This skydiver, with around 250 jumps, was working on head-down exits and flying in different head-down styles. He was flying solo, wasn’t checking his altimeter, couldn’t hear his audible, and – as a result – opened dirty low. So low that his AAD fired and gave him a two-out, which he promptly chopped so that he could land safely on his reserve.
This jumper was having a blast on this jump and that made him forget about the fact that he should keep track of his altitude. That issue, combined with the fact that he was relying on his audible, led to this incident.
It’s been said a million times, but an audible is typically a back-up device and should not be relied on as a jumper’s primary altimeter. This jumper ran into issues because he wasn’t checking a visual altimeter, couldn’t hear his audible, and by - the time he used his eyes - the ground was rushing up at him.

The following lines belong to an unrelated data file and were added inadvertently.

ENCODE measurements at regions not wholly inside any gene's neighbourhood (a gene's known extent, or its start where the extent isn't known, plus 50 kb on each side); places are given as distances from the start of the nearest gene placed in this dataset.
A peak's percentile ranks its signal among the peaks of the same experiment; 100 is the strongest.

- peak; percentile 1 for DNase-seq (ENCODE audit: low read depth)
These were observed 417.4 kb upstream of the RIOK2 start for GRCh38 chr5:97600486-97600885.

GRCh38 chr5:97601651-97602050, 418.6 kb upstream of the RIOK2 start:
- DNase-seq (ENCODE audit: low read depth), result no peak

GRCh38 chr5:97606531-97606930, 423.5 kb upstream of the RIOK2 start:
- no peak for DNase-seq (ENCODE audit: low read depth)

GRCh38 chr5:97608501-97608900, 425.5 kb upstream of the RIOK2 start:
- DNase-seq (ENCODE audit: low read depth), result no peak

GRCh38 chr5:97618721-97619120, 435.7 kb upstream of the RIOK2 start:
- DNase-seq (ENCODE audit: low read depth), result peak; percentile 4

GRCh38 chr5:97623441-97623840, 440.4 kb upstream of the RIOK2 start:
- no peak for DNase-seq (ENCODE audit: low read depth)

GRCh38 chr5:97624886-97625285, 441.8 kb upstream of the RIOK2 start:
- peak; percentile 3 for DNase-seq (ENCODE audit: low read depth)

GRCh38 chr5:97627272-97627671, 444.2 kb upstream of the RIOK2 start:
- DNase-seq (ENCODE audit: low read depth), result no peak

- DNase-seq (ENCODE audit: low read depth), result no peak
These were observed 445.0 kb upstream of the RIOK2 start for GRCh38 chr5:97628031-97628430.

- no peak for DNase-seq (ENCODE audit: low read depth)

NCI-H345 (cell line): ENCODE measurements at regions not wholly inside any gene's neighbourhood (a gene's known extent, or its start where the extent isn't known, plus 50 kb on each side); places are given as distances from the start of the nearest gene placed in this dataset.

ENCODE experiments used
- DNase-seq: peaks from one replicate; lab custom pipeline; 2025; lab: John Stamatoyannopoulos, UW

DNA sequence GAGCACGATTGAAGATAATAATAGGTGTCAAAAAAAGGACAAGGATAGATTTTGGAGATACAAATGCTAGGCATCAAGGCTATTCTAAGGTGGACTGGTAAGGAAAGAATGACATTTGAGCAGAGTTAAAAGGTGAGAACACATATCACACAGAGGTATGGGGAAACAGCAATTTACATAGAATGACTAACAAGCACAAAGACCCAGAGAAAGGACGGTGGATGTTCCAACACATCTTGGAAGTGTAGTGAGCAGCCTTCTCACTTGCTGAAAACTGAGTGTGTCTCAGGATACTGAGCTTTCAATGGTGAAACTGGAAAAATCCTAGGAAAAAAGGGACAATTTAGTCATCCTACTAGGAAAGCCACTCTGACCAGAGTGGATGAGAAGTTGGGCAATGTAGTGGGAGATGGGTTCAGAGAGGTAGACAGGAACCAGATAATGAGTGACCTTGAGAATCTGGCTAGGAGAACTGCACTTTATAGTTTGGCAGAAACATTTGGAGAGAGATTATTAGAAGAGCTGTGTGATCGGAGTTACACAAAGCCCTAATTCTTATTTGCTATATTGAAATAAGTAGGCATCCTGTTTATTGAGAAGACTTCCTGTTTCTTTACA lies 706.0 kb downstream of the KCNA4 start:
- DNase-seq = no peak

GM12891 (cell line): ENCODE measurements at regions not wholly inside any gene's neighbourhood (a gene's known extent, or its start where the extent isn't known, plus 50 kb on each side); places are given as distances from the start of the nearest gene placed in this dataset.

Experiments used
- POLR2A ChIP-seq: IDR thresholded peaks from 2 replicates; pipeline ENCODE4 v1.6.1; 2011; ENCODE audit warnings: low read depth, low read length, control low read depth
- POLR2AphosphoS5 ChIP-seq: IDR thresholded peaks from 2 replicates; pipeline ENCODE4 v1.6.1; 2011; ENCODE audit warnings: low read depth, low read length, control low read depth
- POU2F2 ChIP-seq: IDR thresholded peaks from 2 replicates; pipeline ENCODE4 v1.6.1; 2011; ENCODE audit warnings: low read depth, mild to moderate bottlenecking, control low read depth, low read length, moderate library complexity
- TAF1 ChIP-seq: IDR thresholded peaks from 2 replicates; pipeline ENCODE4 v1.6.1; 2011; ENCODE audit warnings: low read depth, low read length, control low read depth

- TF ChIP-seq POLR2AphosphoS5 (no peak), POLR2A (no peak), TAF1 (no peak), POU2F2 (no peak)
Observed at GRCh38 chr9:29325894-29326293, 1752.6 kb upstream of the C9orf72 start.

This jumper had recently started wearing earplugs and never checked to see if he would be able to hear his audible through them at the volume settings he was using. When you make changes to your gear you should check to make sure those alterations won’t affect the usability of that equipment.
A lot of dropzones get nervous about folks who start working on head-up or head-down skydiving solo and this video demonstrates one of the reasons why. In addition to not having a reference to know if you’re drifting up or down jump run, jumping solo takes away the visual cue of your buddy breaking off and letting you know that it’s time to pull.
Some folks may question whether the jumper needed to chop their main but hey, he landed safely without any issues. He did what he thought he had to do to ensure a safe landing -- we're not going to play armchair quarterback here.